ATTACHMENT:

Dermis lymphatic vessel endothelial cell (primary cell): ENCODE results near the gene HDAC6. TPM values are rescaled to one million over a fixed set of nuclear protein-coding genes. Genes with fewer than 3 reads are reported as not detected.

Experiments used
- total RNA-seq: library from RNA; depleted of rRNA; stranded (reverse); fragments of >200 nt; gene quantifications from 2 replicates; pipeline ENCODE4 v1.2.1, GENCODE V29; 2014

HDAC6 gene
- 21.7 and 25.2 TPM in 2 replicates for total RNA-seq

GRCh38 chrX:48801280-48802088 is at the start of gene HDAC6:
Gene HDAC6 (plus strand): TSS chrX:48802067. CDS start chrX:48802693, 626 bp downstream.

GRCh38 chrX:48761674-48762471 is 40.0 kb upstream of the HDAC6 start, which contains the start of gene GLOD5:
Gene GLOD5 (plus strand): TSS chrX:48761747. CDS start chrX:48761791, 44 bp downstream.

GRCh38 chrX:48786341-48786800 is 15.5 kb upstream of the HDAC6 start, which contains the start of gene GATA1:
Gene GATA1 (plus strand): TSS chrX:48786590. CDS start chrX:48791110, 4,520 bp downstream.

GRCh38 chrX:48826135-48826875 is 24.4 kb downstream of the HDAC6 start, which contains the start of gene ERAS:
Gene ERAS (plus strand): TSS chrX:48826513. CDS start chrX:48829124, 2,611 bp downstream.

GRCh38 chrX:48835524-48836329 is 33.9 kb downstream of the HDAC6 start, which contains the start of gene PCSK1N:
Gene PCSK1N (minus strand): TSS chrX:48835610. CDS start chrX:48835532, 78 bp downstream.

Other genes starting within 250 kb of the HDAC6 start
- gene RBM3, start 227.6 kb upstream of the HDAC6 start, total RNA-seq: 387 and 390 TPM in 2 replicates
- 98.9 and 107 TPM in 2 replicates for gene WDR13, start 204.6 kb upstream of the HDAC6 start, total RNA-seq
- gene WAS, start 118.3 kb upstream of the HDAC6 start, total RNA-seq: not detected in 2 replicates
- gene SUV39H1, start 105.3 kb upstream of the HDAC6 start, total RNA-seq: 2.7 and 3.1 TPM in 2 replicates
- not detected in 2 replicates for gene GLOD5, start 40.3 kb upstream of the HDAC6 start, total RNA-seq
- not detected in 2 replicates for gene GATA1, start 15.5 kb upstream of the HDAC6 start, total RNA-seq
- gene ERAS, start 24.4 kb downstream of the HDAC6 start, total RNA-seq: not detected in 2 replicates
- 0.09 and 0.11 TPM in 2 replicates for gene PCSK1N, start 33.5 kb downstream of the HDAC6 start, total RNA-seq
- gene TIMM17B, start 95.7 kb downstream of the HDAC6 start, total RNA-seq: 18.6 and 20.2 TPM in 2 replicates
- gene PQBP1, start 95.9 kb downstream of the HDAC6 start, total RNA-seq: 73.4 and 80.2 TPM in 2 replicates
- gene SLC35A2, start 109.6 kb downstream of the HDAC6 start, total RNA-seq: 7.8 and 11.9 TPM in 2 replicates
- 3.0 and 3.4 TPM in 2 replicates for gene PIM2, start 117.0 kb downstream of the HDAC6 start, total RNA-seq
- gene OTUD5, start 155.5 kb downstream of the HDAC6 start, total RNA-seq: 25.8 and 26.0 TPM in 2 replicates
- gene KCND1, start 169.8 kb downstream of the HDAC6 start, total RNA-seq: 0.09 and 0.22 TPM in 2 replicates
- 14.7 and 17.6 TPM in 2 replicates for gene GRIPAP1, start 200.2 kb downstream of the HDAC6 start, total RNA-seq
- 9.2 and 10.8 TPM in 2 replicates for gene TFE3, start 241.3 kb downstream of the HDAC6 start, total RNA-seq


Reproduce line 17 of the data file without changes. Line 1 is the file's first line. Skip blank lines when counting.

- gene RBM3, start 227.6 kb upstream of the HDAC6 start, total RNA-seq: 387 and 390 TPM in 2 replicates